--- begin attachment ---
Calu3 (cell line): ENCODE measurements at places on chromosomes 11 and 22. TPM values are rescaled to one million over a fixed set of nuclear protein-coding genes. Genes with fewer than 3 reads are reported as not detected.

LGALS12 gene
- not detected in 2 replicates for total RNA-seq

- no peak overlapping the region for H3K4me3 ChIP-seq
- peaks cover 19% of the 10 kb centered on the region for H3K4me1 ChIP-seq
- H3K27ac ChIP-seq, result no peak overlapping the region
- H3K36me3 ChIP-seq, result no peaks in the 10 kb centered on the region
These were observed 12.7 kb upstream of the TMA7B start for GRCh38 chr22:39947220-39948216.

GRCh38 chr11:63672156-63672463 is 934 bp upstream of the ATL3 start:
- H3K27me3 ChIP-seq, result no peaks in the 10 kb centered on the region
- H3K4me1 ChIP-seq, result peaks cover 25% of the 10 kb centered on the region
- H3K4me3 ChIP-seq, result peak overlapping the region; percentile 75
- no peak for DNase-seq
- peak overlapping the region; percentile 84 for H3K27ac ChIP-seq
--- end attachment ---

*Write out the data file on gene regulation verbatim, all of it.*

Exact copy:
Calu3 (cell line): ENCODE measurements at places on chromosomes 11 and 22. TPM values are rescaled to one million over a fixed set of nuclear protein-coding genes. Genes with fewer than 3 reads are reported as not detected.

LGALS12 gene
- not detected in 2 replicates for total RNA-seq

- no peak overlapping the region for H3K4me3 ChIP-seq
- peaks cover 19% of the 10 kb centered on the region for H3K4me1 ChIP-seq
- H3K27ac ChIP-seq, result no peak overlapping the region
- H3K36me3 ChIP-seq, result no peaks in the 10 kb centered on the region
These were observed 12.7 kb upstream of the TMA7B start for GRCh38 chr22:39947220-39948216.

GRCh38 chr11:63672156-63672463 is 934 bp upstream of the ATL3 start:
- H3K27me3 ChIP-seq, result no peaks in the 10 kb centered on the region
- H3K4me1 ChIP-seq, result peaks cover 25% of the 10 kb centered on the region
- H3K4me3 ChIP-seq, result peak overlapping the region; percentile 75
- no peak for DNase-seq
- peak overlapping the region; percentile 84 for H3K27ac ChIP-seq